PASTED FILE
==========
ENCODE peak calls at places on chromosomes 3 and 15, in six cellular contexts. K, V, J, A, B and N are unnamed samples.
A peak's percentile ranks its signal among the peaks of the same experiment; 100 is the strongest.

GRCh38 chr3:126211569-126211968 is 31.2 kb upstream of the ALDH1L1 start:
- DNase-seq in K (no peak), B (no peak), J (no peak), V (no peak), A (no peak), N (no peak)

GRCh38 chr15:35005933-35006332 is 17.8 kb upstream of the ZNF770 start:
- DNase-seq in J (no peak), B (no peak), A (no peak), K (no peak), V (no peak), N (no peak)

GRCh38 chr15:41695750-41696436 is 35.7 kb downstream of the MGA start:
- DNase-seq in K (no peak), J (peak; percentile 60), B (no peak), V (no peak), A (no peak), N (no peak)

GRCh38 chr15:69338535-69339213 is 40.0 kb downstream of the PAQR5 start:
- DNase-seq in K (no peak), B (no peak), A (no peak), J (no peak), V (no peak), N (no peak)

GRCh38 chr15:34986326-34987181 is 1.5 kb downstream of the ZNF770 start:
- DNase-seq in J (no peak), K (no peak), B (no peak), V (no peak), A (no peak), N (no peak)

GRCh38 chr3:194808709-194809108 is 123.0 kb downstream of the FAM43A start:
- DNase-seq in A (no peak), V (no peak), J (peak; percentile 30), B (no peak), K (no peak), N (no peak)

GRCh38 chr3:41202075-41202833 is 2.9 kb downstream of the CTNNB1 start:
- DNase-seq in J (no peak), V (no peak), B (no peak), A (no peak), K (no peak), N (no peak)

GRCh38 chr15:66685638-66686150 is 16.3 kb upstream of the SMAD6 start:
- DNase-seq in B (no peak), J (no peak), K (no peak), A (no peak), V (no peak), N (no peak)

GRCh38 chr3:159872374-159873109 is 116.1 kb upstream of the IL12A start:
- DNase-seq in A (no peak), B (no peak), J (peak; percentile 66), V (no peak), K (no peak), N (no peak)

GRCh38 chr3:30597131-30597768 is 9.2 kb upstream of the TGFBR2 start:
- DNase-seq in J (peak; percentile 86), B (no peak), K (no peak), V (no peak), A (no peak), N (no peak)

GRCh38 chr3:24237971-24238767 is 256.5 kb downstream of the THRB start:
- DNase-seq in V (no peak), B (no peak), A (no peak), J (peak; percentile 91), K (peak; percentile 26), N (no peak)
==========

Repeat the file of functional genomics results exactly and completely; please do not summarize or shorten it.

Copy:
ENCODE peak calls at places on chromosomes 3 and 15, in six cellular contexts. K, V, J, A, B and N are unnamed samples.
A peak's percentile ranks its signal among the peaks of the same experiment; 100 is the strongest.

GRCh38 chr3:126211569-126211968 is 31.2 kb upstream of the ALDH1L1 start:
- DNase-seq in K (no peak), B (no peak), J (no peak), V (no peak), A (no peak), N (no peak)

GRCh38 chr15:35005933-35006332 is 17.8 kb upstream of the ZNF770 start:
- DNase-seq in J (no peak), B (no peak), A (no peak), K (no peak), V (no peak), N (no peak)

GRCh38 chr15:41695750-41696436 is 35.7 kb downstream of the MGA start:
- DNase-seq in K (no peak), J (peak; percentile 60), B (no peak), V (no peak), A (no peak), N (no peak)

GRCh38 chr15:69338535-69339213 is 40.0 kb downstream of the PAQR5 start:
- DNase-seq in K (no peak), B (no peak), A (no peak), J (no peak), V (no peak), N (no peak)

GRCh38 chr15:34986326-34987181 is 1.5 kb downstream of the ZNF770 start:
- DNase-seq in J (no peak), K (no peak), B (no peak), V (no peak), A (no peak), N (no peak)

GRCh38 chr3:194808709-194809108 is 123.0 kb downstream of the FAM43A start:
- DNase-seq in A (no peak), V (no peak), J (peak; percentile 30), B (no peak), K (no peak), N (no peak)

GRCh38 chr3:41202075-41202833 is 2.9 kb downstream of the CTNNB1 start:
- DNase-seq in J (no peak), V (no peak), B (no peak), A (no peak), K (no peak), N (no peak)

GRCh38 chr15:66685638-66686150 is 16.3 kb upstream of the SMAD6 start:
- DNase-seq in B (no peak), J (no peak), K (no peak), A (no peak), V (no peak), N (no peak)

GRCh38 chr3:159872374-159873109 is 116.1 kb upstream of the IL12A start:
- DNase-seq in A (no peak), B (no peak), J (peak; percentile 66), V (no peak), K (no peak), N (no peak)

GRCh38 chr3:30597131-30597768 is 9.2 kb upstream of the TGFBR2 start:
- DNase-seq in J (peak; percentile 86), B (no peak), K (no peak), V (no peak), A (no peak), N (no peak)

GRCh38 chr3:24237971-24238767 is 256.5 kb downstream of the THRB start:
- DNase-seq in V (no peak), B (no peak), A (no peak), J (peak; percentile 91), K (peak; percentile 26), N (no peak)